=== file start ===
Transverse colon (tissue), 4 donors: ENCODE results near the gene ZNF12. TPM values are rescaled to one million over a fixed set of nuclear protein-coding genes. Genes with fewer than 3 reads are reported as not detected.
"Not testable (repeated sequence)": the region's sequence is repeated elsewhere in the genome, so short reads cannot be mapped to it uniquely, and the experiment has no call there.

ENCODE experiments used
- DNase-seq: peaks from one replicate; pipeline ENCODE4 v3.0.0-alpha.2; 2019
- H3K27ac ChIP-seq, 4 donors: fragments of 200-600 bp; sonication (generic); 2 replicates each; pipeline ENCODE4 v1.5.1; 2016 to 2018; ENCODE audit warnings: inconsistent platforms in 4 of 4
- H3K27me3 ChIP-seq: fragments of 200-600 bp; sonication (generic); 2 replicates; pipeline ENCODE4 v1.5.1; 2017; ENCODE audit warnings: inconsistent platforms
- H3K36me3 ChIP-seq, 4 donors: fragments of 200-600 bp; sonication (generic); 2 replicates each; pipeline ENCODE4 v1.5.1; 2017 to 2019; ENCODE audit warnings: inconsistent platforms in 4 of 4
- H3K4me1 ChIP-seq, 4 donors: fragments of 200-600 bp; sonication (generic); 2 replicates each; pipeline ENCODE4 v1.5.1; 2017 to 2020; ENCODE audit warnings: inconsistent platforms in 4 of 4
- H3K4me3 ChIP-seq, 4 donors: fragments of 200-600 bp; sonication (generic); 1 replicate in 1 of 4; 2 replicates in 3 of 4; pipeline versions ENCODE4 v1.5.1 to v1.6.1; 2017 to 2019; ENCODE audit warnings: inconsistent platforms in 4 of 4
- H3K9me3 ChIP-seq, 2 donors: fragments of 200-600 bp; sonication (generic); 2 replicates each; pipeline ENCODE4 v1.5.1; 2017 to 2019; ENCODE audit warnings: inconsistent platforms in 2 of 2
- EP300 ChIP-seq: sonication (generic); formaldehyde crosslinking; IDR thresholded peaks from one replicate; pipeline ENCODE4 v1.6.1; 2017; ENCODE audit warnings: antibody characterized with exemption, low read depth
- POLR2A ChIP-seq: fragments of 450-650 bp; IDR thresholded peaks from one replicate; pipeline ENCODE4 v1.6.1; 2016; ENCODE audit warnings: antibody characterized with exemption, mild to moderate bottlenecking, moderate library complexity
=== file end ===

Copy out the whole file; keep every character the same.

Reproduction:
Transverse colon (tissue), 4 donors: ENCODE results near the gene ZNF12. TPM values are rescaled to one million over a fixed set of nuclear protein-coding genes. Genes with fewer than 3 reads are reported as not detected.
"Not testable (repeated sequence)": the region's sequence is repeated elsewhere in the genome, so short reads cannot be mapped to it uniquely, and the experiment has no call there.

ENCODE experiments used
- DNase-seq: peaks from one replicate; pipeline ENCODE4 v3.0.0-alpha.2; 2019
- H3K27ac ChIP-seq, 4 donors: fragments of 200-600 bp; sonication (generic); 2 replicates each; pipeline ENCODE4 v1.5.1; 2016 to 2018; ENCODE audit warnings: inconsistent platforms in 4 of 4
- H3K27me3 ChIP-seq: fragments of 200-600 bp; sonication (generic); 2 replicates; pipeline ENCODE4 v1.5.1; 2017; ENCODE audit warnings: inconsistent platforms
- H3K36me3 ChIP-seq, 4 donors: fragments of 200-600 bp; sonication (generic); 2 replicates each; pipeline ENCODE4 v1.5.1; 2017 to 2019; ENCODE audit warnings: inconsistent platforms in 4 of 4
- H3K4me1 ChIP-seq, 4 donors: fragments of 200-600 bp; sonication (generic); 2 replicates each; pipeline ENCODE4 v1.5.1; 2017 to 2020; ENCODE audit warnings: inconsistent platforms in 4 of 4
- H3K4me3 ChIP-seq, 4 donors: fragments of 200-600 bp; sonication (generic); 1 replicate in 1 of 4; 2 replicates in 3 of 4; pipeline versions ENCODE4 v1.5.1 to v1.6.1; 2017 to 2019; ENCODE audit warnings: inconsistent platforms in 4 of 4
- H3K9me3 ChIP-seq, 2 donors: fragments of 200-600 bp; sonication (generic); 2 replicates each; pipeline ENCODE4 v1.5.1; 2017 to 2019; ENCODE audit warnings: inconsistent platforms in 2 of 2
- EP300 ChIP-seq: sonication (generic); formaldehyde crosslinking; IDR thresholded peaks from one replicate; pipeline ENCODE4 v1.6.1; 2017; ENCODE audit warnings: antibody characterized with exemption, low read depth
- POLR2A ChIP-seq: fragments of 450-650 bp; IDR thresholded peaks from one replicate; pipeline ENCODE4 v1.6.1; 2016; ENCODE audit warnings: antibody characterized with exemption, mild to moderate bottlenecking, moderate library complexity